Domestic violence: Woman walks free from court after killing her son
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Domestic violence: Woman walks free from court after killing her son

Women who kill get soft sentences from feminist-friendly judiciary

Judge lets female child killer walk free

Anna Marshall 14 July 2004

On August 4, 2003, New South Wales woman Daniela Dawes (pictured) forced her 10-year-old autistic son Jason's mouth closed and pinched his nose until he stopped struggling. 

Daniela Dawes
 Daniela Dawes murdered her son, Jason  and walked free from the court on a good behaviour bond.
 Jason Dawes
 Jason Dawes - murdered by his mother

 

Describing the killing on Channel Nine's 60 Minutes program, Dawes said "He was playing. I, being in a depressed state, wasn't really up for playing. And I remember he ran off and I know I followed him into the rumpus room and then it was just something that was all happening before my eyes. I had no control over what was happening that day".  

After laying Jason's body on his bed, she phoned work to say she would not be in.

The legal system bent over backwards to accommodate this callous murderer. The public prosecutor accepted a guilty plea on the lesser charge of manslaughter.

In an incredible move when sentencing Dawes for her unspeakable crime in the Parramatta court on June 2, 2004, Judge Roy Ellis said that  she had suffered enough (never mind Jason) and let her walk free on a five-year good behaviour bond.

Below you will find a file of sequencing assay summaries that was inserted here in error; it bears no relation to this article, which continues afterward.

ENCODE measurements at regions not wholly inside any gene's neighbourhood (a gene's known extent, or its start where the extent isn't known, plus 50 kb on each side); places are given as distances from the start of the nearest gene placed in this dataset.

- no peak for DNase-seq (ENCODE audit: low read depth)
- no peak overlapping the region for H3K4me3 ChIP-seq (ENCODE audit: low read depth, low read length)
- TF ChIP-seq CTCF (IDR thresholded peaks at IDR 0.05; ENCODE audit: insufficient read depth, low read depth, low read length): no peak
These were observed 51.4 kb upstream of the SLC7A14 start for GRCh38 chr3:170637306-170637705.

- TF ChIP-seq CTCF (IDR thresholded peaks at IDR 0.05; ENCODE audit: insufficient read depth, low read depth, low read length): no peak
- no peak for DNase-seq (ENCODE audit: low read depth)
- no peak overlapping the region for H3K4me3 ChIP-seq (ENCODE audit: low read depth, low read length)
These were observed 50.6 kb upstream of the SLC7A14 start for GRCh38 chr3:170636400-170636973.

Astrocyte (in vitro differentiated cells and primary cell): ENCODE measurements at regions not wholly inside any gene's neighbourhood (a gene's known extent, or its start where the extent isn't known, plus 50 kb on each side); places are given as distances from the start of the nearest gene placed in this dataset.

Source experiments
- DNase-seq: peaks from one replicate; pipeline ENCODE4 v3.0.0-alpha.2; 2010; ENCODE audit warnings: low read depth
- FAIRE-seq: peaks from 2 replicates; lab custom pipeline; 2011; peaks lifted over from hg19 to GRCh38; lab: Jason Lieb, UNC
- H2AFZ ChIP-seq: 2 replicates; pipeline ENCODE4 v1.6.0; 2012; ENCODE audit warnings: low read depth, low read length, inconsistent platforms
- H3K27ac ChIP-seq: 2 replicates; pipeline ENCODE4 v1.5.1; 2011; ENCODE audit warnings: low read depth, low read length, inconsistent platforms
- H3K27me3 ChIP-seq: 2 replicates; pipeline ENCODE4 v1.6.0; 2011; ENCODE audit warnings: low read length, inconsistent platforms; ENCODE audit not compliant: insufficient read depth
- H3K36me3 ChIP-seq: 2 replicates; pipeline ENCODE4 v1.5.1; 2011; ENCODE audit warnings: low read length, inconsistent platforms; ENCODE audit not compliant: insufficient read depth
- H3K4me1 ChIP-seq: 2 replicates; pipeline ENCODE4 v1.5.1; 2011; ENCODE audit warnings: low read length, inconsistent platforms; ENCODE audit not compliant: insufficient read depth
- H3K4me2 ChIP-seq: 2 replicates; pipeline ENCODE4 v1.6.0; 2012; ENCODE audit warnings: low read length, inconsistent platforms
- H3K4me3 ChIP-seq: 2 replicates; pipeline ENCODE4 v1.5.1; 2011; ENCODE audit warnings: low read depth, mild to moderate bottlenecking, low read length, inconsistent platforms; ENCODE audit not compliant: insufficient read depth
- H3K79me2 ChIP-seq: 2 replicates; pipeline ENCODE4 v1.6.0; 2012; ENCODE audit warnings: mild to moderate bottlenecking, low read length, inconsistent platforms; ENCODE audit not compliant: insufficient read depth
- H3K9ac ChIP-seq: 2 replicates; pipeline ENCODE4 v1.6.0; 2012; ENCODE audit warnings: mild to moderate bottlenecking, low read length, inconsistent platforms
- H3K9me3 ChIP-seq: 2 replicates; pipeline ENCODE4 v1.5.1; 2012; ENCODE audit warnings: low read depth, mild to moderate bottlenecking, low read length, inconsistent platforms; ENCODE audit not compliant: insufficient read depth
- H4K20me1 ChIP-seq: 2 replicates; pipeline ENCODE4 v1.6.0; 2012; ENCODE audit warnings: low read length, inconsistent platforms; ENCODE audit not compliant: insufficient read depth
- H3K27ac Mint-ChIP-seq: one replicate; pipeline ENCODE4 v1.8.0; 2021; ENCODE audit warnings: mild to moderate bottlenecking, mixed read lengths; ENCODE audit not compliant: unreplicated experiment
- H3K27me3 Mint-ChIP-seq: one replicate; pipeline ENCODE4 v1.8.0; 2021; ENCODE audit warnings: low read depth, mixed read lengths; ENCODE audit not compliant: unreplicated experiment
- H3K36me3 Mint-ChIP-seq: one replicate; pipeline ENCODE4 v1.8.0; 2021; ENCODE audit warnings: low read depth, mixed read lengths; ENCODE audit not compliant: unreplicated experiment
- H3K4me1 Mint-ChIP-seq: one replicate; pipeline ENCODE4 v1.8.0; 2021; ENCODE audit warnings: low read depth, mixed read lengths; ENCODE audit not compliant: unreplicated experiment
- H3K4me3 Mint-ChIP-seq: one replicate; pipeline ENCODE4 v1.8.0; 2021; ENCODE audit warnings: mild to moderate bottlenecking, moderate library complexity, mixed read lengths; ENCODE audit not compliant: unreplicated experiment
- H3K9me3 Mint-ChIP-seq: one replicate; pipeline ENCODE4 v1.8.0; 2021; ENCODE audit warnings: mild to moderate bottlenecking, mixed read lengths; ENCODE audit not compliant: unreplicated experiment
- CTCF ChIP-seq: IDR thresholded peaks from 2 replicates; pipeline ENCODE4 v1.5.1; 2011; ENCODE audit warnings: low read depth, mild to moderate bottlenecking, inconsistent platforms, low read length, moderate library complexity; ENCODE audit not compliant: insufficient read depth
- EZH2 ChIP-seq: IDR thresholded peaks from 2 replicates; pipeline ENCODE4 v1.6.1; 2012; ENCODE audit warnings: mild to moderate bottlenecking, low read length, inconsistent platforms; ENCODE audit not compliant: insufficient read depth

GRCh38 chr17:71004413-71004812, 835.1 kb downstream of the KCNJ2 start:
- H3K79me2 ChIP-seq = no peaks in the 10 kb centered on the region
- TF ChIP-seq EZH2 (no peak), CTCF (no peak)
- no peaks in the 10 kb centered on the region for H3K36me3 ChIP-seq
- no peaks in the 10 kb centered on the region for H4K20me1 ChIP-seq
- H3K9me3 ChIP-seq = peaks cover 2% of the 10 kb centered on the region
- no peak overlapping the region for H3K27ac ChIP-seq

"I wish you all the best", said Judge Ellis as Dawes walked from the court and into a paid interview with TV host, Ray Martin.

Martin, host of A Current Affair, spoke to radio 2GB in defence of the interviews. "In the real world, people today . . . demand money for their stories. It would be fantastic if we didn't have to spend Mr Packer's money on these things," he said.

Dawes then took out an apprehended violence order against her husband, grabbed her remaining child and fled back to her home town.

When it was announced two weeks later that the Director of Public Prosecutions had appealed the sentence on the grounds that it was grossly inadequate, Martin called Dawes back for another interview.

Dawes has a make-over for Ray Martin

Gone was the frumpy woman with glasses, a look obviously cultivated for the court appearances. In her place was a glamorous woman with a stylish hair-do and no glasses. In an amazing role reversal the killer now played the victim. Here was the kind, innocent woman who could not understand why the legal system was persecuting her.

Martin, a notorious bleeding-heart, was sucked right in. He expressed concern about how this poor woman could cope with going back to court and with facing a possible jail sentence.

"So you're coming back to Sydney tomorrow" said Martin with a worried frown. "Where will you live, where will you stay, what will you do?".

Not one word of condemnation about Dawes' heinous crime from the unctuous Martin.

"Daniela, I wish you well", said Martin at the end of the interview, echoing Judge Ellis' words.

Is Dawes a psychopath?

It was all happening before my eyes but I didn't do it, is a trait of psychopaths who notoriously disclaim responsibility for their actions.

Portraying themselves as victims instead of perpetrators of crimes is another trait of psychopaths.

 

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